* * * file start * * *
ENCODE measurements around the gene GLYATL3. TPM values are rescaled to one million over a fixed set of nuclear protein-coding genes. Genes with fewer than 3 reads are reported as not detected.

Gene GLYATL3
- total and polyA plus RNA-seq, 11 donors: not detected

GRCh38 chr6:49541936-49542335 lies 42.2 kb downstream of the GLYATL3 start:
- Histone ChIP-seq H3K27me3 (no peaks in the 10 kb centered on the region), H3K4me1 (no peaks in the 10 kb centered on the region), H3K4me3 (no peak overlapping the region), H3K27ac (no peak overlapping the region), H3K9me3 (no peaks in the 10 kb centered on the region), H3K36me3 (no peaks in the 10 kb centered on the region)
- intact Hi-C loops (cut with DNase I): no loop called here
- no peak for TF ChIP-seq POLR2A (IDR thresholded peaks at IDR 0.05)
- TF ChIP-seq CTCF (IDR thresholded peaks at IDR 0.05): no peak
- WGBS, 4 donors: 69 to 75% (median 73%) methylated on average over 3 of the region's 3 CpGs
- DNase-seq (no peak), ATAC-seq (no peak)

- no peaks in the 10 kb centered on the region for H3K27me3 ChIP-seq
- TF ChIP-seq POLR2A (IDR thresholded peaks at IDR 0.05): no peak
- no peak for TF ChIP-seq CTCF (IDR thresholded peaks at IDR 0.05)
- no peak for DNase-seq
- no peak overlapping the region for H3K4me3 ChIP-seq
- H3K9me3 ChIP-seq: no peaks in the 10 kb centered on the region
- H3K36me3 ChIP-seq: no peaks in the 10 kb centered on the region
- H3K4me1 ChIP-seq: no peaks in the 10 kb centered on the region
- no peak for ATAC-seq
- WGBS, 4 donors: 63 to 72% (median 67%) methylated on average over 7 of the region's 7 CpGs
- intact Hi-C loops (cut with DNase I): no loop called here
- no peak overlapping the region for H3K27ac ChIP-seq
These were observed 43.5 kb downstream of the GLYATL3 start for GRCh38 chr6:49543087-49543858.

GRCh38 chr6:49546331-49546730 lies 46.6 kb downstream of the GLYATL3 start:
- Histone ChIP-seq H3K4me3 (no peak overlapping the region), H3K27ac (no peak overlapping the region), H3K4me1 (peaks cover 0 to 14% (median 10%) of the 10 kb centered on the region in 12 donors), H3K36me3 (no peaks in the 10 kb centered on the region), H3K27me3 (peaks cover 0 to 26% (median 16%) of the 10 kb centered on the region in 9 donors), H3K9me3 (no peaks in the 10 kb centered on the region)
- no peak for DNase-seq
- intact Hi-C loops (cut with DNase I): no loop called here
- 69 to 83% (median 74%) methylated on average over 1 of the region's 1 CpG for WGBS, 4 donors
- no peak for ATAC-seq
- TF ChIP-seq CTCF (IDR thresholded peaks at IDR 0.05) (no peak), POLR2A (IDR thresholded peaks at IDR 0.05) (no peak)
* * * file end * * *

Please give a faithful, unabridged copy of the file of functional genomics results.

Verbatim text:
ENCODE measurements around the gene GLYATL3. TPM values are rescaled to one million over a fixed set of nuclear protein-coding genes. Genes with fewer than 3 reads are reported as not detected.

Gene GLYATL3
- total and polyA plus RNA-seq, 11 donors: not detected

GRCh38 chr6:49541936-49542335 lies 42.2 kb downstream of the GLYATL3 start:
- Histone ChIP-seq H3K27me3 (no peaks in the 10 kb centered on the region), H3K4me1 (no peaks in the 10 kb centered on the region), H3K4me3 (no peak overlapping the region), H3K27ac (no peak overlapping the region), H3K9me3 (no peaks in the 10 kb centered on the region), H3K36me3 (no peaks in the 10 kb centered on the region)
- intact Hi-C loops (cut with DNase I): no loop called here
- no peak for TF ChIP-seq POLR2A (IDR thresholded peaks at IDR 0.05)
- TF ChIP-seq CTCF (IDR thresholded peaks at IDR 0.05): no peak
- WGBS, 4 donors: 69 to 75% (median 73%) methylated on average over 3 of the region's 3 CpGs
- DNase-seq (no peak), ATAC-seq (no peak)

- no peaks in the 10 kb centered on the region for H3K27me3 ChIP-seq
- TF ChIP-seq POLR2A (IDR thresholded peaks at IDR 0.05): no peak
- no peak for TF ChIP-seq CTCF (IDR thresholded peaks at IDR 0.05)
- no peak for DNase-seq
- no peak overlapping the region for H3K4me3 ChIP-seq
- H3K9me3 ChIP-seq: no peaks in the 10 kb centered on the region
- H3K36me3 ChIP-seq: no peaks in the 10 kb centered on the region
- H3K4me1 ChIP-seq: no peaks in the 10 kb centered on the region
- no peak for ATAC-seq
- WGBS, 4 donors: 63 to 72% (median 67%) methylated on average over 7 of the region's 7 CpGs
- intact Hi-C loops (cut with DNase I): no loop called here
- no peak overlapping the region for H3K27ac ChIP-seq
These were observed 43.5 kb downstream of the GLYATL3 start for GRCh38 chr6:49543087-49543858.

GRCh38 chr6:49546331-49546730 lies 46.6 kb downstream of the GLYATL3 start:
- Histone ChIP-seq H3K4me3 (no peak overlapping the region), H3K27ac (no peak overlapping the region), H3K4me1 (peaks cover 0 to 14% (median 10%) of the 10 kb centered on the region in 12 donors), H3K36me3 (no peaks in the 10 kb centered on the region), H3K27me3 (peaks cover 0 to 26% (median 16%) of the 10 kb centered on the region in 9 donors), H3K9me3 (no peaks in the 10 kb centered on the region)
- no peak for DNase-seq
- intact Hi-C loops (cut with DNase I): no loop called here
- 69 to 83% (median 74%) methylated on average over 1 of the region's 1 CpG for WGBS, 4 donors
- no peak for ATAC-seq
- TF ChIP-seq CTCF (IDR thresholded peaks at IDR 0.05) (no peak), POLR2A (IDR thresholded peaks at IDR 0.05) (no peak)